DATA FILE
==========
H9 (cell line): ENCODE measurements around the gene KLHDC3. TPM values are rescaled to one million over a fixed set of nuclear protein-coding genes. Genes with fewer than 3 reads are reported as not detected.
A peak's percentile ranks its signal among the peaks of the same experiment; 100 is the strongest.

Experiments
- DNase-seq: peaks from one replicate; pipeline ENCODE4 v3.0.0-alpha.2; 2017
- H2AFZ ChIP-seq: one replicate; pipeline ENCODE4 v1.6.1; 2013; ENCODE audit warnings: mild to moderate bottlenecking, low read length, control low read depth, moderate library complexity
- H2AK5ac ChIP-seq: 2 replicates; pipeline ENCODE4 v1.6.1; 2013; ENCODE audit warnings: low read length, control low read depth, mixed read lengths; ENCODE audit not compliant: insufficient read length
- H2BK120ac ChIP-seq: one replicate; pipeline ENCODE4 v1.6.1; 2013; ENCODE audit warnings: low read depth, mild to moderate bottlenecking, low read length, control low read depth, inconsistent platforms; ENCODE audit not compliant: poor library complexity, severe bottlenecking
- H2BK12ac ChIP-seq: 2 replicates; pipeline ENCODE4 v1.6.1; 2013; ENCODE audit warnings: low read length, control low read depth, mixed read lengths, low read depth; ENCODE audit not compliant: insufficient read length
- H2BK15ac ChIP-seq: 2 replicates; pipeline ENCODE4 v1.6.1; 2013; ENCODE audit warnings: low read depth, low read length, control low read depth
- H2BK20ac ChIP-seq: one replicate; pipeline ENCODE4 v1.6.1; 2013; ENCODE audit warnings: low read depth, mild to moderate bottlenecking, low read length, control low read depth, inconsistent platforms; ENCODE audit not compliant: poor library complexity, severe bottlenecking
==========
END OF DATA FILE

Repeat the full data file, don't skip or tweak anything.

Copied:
H9 (cell line): ENCODE measurements around the gene KLHDC3. TPM values are rescaled to one million over a fixed set of nuclear protein-coding genes. Genes with fewer than 3 reads are reported as not detected.
A peak's percentile ranks its signal among the peaks of the same experiment; 100 is the strongest.

Experiments
- DNase-seq: peaks from one replicate; pipeline ENCODE4 v3.0.0-alpha.2; 2017
- H2AFZ ChIP-seq: one replicate; pipeline ENCODE4 v1.6.1; 2013; ENCODE audit warnings: mild to moderate bottlenecking, low read length, control low read depth, moderate library complexity
- H2AK5ac ChIP-seq: 2 replicates; pipeline ENCODE4 v1.6.1; 2013; ENCODE audit warnings: low read length, control low read depth, mixed read lengths; ENCODE audit not compliant: insufficient read length
- H2BK120ac ChIP-seq: one replicate; pipeline ENCODE4 v1.6.1; 2013; ENCODE audit warnings: low read depth, mild to moderate bottlenecking, low read length, control low read depth, inconsistent platforms; ENCODE audit not compliant: poor library complexity, severe bottlenecking
- H2BK12ac ChIP-seq: 2 replicates; pipeline ENCODE4 v1.6.1; 2013; ENCODE audit warnings: low read length, control low read depth, mixed read lengths, low read depth; ENCODE audit not compliant: insufficient read length
- H2BK15ac ChIP-seq: 2 replicates; pipeline ENCODE4 v1.6.1; 2013; ENCODE audit warnings: low read depth, low read length, control low read depth
- H2BK20ac ChIP-seq: one replicate; pipeline ENCODE4 v1.6.1; 2013; ENCODE audit warnings: low read depth, mild to moderate bottlenecking, low read length, control low read depth, inconsistent platforms; ENCODE audit not compliant: poor library complexity, severe bottlenecking